With new-generation teacher evaluation policies in place, the evaluation process may seem as daunting as ever—for both teachers and evaluators. And when both sides have a different understanding of what teacher evaluation looks like in the context of literacy instruction, evaluations can end up entirely unproductive.
As Making Teacher Evaluation Work points out, it doesn't have to be this way. Authors Rachael Gabriel and Sarah Woulfin walk you through the entire teacher evaluation process and offer context and strategies aimed at improving the process for everyone involved. The authors clearly show how effective evaluations provide the foundation for collaboration that improves literacy instruction, promotes teacher growth, and supports schoolwide improvement.
In the following video, Rachael and Sarah discuss the need for this book in response to the new teacher evaluation policies, and their goal of making the policies clearer and more manageable for both teachers and administrators.
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To learn more about Making Teacher Evaluation Work, and to download a sample chapter, click here.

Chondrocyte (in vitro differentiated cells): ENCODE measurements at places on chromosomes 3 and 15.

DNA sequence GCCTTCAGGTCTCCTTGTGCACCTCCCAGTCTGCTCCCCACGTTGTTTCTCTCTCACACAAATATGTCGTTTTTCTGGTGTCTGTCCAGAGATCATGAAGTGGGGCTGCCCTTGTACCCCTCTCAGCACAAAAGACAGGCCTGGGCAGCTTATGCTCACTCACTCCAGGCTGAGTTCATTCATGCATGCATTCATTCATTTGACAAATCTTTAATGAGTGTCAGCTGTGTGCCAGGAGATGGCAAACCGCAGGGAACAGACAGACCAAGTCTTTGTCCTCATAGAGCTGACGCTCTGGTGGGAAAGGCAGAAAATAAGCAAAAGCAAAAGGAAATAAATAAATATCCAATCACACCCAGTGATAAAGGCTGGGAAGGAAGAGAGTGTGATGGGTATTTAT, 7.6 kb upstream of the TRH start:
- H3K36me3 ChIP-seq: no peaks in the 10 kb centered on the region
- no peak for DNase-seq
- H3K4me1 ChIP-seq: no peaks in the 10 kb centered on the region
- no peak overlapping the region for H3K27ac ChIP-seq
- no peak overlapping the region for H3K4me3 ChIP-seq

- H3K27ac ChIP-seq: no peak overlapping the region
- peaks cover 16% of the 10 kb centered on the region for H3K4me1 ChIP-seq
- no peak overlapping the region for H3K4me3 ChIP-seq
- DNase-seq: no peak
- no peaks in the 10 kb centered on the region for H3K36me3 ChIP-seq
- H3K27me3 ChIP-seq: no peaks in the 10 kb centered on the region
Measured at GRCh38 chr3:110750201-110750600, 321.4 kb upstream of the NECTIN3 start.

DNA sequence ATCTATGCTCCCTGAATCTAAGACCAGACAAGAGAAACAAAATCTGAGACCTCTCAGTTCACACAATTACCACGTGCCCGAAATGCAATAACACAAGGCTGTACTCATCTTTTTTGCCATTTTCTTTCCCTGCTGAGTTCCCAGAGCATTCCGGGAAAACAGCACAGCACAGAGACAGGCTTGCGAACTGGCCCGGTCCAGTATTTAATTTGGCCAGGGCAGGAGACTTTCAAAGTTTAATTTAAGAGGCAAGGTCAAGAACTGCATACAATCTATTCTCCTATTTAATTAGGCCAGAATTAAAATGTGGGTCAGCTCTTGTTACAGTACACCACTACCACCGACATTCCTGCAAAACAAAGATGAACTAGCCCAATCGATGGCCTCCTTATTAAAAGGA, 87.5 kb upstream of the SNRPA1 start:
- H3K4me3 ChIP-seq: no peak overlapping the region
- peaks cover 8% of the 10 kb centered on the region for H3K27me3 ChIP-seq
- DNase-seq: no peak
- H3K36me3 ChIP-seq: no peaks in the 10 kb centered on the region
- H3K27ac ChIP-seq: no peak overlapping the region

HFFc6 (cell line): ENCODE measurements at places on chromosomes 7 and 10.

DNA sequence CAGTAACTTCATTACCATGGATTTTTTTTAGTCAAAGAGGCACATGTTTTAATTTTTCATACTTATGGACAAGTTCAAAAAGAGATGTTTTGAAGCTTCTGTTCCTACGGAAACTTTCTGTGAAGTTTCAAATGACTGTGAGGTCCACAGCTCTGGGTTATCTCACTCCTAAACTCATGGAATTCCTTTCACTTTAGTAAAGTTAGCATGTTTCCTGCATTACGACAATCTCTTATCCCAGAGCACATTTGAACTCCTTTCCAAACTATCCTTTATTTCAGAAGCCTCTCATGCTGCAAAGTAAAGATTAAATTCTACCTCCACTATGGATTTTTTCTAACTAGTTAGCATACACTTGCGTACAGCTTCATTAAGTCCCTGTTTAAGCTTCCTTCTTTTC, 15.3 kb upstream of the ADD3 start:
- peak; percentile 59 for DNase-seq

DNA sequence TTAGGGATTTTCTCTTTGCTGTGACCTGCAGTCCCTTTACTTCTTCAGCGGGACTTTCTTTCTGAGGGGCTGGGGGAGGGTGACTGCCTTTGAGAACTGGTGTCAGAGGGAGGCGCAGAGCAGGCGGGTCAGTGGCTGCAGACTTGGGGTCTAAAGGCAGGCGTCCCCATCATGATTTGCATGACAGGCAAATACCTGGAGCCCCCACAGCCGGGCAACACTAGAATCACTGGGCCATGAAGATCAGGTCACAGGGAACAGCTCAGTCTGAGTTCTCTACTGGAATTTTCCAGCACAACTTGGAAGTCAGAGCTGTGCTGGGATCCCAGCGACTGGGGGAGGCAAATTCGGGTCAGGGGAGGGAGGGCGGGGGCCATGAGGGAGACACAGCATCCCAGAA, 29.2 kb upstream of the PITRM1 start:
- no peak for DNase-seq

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Rachael Gabriel is an Assistant Professor of Literacy Education at the University of Connecticut’s Neag School of Education. Rachael began her career in education as a middle school teacher in Washington, DC. Since then she has worked as a literacy specialist, new teacher advisor and intervention provider. She earned a PhD in Literacy Studies from the University of Tennessee. Rachael’s teaching and research focus on: teacher preparation, development and evaluation, as well as literacy instruction, interventions, and related policies.
Dr. Sarah Woulfin is an Assistant Professor of Educational Leadership at the University of Connecticut's Neag School of Education. As a former urban public school teacher and Reading First reading coach, she was dedicated to strengthening students’ literacy skills to promote educational equity. Her research uses organizational theory to investigate the relationship between policy, leadership, and classroom practice. She earned a Ph.D. in Education from the University of California-Berkeley.